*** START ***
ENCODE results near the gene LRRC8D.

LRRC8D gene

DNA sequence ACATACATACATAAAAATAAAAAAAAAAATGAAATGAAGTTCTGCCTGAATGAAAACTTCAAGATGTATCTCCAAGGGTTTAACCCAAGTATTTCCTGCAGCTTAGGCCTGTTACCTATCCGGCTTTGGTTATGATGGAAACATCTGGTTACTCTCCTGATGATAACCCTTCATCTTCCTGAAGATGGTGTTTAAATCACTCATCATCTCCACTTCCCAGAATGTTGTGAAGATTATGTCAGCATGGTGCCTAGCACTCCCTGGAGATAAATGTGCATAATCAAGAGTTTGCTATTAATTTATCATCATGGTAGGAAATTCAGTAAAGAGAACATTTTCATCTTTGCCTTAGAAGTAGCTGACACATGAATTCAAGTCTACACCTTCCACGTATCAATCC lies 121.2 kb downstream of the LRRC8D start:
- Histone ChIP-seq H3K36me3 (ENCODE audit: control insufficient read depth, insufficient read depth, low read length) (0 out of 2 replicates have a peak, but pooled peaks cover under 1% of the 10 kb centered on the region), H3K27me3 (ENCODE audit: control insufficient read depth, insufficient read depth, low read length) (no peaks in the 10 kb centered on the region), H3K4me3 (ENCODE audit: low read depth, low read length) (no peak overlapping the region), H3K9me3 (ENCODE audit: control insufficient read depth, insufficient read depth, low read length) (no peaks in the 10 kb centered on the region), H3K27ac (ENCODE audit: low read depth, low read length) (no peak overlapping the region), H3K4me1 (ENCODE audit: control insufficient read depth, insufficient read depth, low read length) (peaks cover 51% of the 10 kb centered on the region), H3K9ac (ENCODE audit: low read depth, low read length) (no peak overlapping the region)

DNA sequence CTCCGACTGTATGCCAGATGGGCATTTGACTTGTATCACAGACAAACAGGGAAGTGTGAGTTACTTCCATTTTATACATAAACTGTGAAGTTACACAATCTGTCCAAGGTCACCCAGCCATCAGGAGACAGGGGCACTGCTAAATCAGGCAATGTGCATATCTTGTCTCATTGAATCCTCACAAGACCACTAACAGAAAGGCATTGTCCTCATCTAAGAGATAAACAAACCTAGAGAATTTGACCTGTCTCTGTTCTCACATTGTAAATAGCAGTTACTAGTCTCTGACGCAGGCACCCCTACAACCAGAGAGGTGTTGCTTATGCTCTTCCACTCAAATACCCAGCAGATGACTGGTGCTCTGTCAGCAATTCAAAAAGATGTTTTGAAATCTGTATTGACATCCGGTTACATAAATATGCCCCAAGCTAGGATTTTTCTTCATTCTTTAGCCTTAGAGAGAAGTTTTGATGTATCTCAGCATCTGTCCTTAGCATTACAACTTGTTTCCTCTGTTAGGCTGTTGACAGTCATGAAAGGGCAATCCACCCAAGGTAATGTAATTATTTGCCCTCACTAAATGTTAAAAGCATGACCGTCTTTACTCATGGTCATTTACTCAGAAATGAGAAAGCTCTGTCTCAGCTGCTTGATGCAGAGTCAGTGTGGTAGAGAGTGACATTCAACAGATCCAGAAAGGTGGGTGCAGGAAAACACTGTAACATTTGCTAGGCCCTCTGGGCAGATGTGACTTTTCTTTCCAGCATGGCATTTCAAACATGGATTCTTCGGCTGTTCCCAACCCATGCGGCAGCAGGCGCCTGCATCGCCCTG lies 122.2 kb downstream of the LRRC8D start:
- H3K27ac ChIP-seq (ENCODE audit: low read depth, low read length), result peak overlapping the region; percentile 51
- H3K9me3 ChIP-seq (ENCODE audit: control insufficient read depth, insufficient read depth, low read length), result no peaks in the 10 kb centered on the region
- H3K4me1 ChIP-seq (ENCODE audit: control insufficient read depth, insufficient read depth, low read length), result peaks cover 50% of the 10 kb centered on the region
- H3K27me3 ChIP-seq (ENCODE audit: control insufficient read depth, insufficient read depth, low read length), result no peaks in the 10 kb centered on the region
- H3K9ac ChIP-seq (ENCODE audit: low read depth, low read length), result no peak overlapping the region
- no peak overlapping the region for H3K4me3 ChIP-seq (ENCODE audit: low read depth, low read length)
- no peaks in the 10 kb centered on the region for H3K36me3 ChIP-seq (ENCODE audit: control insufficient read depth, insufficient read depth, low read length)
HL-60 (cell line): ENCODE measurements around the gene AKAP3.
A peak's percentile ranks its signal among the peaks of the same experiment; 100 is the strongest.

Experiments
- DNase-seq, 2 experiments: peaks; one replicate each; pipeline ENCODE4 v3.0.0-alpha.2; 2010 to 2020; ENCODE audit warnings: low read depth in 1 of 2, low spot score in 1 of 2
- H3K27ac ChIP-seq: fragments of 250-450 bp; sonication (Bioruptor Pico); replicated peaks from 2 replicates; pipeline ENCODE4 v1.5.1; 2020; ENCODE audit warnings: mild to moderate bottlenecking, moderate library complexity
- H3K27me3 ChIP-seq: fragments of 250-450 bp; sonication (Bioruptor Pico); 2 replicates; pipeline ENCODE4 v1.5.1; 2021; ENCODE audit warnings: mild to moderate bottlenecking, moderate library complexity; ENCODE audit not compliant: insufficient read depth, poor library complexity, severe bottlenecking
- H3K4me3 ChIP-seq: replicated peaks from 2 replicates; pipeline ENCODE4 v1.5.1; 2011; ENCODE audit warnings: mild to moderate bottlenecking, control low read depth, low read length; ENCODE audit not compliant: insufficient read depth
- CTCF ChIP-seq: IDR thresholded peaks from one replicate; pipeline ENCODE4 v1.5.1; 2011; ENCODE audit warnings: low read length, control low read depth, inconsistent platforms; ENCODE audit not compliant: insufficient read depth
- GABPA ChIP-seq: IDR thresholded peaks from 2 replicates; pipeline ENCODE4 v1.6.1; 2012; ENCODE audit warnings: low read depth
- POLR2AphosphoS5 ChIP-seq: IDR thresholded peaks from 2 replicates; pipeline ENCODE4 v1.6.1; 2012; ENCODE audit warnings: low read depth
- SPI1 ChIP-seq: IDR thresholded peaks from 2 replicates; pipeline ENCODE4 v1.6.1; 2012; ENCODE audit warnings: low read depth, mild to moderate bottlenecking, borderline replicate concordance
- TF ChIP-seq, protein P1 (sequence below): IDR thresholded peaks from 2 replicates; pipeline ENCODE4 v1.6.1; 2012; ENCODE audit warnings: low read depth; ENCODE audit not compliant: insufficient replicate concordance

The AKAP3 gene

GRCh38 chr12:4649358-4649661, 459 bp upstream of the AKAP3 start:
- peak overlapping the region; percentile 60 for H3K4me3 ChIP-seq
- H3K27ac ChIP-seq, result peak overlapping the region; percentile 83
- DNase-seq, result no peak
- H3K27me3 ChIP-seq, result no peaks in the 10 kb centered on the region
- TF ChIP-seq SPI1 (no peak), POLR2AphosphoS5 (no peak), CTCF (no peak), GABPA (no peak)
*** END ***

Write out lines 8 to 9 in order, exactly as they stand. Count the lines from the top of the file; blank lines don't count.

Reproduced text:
- H3K4me1 ChIP-seq (ENCODE audit: control insufficient read depth, insufficient read depth, low read length), result peaks cover 50% of the 10 kb centered on the region
- H3K27me3 ChIP-seq (ENCODE audit: control insufficient read depth, insufficient read depth, low read length), result no peaks in the 10 kb centered on the region